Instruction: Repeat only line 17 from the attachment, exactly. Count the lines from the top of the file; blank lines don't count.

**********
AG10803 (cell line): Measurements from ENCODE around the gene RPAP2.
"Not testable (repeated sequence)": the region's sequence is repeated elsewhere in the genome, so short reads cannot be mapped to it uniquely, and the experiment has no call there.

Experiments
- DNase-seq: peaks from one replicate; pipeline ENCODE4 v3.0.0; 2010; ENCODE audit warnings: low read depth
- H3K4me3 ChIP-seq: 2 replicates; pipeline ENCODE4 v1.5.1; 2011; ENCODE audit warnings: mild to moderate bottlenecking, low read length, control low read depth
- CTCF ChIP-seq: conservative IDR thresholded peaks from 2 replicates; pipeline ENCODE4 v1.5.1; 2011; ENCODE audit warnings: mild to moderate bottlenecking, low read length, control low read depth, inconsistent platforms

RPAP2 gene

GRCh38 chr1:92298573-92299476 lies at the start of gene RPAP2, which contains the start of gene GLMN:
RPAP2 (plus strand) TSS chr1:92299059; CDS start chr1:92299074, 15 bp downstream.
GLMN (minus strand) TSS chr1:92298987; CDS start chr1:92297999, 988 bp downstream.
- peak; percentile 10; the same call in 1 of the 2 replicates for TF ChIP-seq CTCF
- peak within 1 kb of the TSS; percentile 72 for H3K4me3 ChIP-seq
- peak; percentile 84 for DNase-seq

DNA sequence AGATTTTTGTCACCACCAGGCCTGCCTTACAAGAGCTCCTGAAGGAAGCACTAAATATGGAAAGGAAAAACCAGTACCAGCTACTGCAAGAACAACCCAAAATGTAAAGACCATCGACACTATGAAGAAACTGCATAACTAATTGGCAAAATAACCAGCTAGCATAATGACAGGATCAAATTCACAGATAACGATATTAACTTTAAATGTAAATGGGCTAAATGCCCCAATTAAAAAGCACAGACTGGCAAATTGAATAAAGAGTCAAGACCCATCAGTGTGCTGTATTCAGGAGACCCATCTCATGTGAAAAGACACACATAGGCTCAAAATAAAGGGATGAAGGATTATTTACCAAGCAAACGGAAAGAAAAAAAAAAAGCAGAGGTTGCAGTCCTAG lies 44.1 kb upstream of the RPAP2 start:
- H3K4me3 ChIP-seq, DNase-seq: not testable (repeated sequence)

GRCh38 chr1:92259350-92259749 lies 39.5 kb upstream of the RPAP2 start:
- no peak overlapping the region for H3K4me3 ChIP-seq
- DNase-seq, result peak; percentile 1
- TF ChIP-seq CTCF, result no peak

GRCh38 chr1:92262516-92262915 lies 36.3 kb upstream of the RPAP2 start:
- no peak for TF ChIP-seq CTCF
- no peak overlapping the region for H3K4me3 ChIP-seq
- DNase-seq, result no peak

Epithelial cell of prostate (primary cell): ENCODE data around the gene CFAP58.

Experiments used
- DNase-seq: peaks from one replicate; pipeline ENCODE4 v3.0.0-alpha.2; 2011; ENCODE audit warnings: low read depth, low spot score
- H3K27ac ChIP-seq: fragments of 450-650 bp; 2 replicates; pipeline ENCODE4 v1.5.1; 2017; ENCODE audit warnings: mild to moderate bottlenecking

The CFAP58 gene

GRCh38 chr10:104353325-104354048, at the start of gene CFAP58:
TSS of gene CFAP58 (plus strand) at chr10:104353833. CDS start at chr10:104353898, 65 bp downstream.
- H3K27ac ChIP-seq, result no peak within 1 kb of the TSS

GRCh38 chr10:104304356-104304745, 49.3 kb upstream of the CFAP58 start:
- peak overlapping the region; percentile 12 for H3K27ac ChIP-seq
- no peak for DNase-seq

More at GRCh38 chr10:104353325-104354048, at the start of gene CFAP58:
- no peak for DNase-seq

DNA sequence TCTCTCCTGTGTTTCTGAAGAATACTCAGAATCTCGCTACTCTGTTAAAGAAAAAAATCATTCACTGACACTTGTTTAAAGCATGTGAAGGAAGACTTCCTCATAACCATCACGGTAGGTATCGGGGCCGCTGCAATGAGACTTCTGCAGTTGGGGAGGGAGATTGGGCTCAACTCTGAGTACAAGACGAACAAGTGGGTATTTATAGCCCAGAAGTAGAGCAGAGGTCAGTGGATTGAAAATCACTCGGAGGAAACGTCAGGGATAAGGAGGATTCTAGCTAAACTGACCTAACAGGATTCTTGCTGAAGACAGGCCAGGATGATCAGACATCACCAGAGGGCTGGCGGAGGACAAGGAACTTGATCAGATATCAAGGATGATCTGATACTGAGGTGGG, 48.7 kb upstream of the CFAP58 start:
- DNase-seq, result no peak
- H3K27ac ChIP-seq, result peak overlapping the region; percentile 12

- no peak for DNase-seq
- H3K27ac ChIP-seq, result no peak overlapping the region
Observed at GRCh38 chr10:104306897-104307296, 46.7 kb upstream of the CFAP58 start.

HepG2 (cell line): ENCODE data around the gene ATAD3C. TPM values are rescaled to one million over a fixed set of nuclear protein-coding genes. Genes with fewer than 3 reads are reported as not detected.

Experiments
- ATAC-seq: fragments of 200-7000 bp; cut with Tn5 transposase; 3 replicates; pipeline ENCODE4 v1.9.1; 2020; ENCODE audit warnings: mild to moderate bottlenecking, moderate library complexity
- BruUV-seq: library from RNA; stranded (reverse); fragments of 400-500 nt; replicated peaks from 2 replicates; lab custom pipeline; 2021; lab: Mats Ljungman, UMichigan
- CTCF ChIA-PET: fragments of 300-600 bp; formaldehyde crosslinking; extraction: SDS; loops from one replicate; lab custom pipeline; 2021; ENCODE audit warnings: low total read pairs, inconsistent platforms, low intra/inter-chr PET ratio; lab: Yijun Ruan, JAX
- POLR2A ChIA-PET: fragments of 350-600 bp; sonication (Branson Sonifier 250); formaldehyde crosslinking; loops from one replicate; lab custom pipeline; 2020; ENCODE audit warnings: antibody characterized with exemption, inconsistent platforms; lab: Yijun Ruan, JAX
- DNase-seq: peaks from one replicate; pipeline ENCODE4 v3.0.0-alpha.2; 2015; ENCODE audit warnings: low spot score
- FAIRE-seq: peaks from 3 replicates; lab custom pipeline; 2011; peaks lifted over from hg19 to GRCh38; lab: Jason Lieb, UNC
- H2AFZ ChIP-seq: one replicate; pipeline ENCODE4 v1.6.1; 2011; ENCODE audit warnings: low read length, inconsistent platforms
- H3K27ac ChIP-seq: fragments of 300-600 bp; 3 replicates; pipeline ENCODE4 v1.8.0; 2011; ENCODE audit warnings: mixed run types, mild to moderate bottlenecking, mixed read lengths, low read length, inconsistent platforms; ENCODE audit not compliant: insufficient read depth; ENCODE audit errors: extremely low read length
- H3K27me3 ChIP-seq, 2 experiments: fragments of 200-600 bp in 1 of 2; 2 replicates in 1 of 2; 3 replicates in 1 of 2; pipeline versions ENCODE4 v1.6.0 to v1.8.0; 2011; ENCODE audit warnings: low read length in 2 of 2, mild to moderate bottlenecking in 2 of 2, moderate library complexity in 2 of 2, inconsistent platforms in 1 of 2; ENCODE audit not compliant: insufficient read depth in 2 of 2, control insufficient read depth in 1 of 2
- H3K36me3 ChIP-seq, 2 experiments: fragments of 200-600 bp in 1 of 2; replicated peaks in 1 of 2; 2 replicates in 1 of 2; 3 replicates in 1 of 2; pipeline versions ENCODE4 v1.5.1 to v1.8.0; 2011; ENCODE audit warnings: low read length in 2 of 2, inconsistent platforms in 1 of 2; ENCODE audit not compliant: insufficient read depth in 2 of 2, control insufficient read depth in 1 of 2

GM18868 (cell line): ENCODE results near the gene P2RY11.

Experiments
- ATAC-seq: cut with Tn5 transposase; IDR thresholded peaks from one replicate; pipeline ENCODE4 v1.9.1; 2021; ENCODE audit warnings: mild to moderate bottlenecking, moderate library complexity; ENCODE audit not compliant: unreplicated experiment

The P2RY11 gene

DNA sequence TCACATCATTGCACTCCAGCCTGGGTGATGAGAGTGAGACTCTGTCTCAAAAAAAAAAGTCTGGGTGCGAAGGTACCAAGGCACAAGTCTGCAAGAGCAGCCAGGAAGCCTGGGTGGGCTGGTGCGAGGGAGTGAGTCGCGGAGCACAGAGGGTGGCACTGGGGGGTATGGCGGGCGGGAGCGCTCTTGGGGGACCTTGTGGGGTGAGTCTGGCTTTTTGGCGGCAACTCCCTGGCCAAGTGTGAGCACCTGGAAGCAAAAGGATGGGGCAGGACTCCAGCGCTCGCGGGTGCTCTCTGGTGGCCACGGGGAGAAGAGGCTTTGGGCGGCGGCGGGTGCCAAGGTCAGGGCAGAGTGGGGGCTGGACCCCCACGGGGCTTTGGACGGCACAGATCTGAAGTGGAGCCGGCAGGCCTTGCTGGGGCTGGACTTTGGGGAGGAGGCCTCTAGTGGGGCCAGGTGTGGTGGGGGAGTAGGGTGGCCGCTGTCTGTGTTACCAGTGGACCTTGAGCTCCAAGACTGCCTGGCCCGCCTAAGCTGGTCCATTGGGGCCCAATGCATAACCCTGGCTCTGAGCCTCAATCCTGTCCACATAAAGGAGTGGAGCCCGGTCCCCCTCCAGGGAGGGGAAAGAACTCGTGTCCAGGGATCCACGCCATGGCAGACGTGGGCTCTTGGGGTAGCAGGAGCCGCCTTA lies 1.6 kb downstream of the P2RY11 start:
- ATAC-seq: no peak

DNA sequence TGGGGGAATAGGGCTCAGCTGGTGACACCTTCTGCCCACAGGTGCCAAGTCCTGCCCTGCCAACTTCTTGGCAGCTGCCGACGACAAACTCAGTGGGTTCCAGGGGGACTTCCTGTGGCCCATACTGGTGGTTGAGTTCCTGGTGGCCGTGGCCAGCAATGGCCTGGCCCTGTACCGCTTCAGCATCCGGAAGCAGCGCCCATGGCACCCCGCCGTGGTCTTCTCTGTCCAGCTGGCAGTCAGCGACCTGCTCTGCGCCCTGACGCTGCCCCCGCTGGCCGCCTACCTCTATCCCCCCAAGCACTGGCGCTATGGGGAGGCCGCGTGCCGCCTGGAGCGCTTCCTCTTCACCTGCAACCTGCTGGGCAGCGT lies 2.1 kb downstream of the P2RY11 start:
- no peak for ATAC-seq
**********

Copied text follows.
- no peak overlapping the region for H3K4me3 ChIP-seq